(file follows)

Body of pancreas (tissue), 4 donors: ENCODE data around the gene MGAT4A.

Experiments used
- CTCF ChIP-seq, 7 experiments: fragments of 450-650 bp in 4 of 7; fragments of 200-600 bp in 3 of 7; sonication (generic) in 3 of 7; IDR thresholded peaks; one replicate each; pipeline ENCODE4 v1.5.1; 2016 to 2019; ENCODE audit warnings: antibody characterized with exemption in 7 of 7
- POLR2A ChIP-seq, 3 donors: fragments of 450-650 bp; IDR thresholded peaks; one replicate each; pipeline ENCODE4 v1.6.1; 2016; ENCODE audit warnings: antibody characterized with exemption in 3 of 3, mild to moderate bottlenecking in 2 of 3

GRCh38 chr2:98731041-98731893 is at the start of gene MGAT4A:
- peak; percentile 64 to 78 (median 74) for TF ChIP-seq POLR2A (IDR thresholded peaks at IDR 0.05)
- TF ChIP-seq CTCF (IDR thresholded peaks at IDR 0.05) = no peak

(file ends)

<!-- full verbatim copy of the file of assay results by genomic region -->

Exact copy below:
Body of pancreas (tissue), 4 donors: ENCODE data around the gene MGAT4A.

Experiments used
- CTCF ChIP-seq, 7 experiments: fragments of 450-650 bp in 4 of 7; fragments of 200-600 bp in 3 of 7; sonication (generic) in 3 of 7; IDR thresholded peaks; one replicate each; pipeline ENCODE4 v1.5.1; 2016 to 2019; ENCODE audit warnings: antibody characterized with exemption in 7 of 7
- POLR2A ChIP-seq, 3 donors: fragments of 450-650 bp; IDR thresholded peaks; one replicate each; pipeline ENCODE4 v1.6.1; 2016; ENCODE audit warnings: antibody characterized with exemption in 3 of 3, mild to moderate bottlenecking in 2 of 3

GRCh38 chr2:98731041-98731893 is at the start of gene MGAT4A:
- peak; percentile 64 to 78 (median 74) for TF ChIP-seq POLR2A (IDR thresholded peaks at IDR 0.05)
- TF ChIP-seq CTCF (IDR thresholded peaks at IDR 0.05) = no peak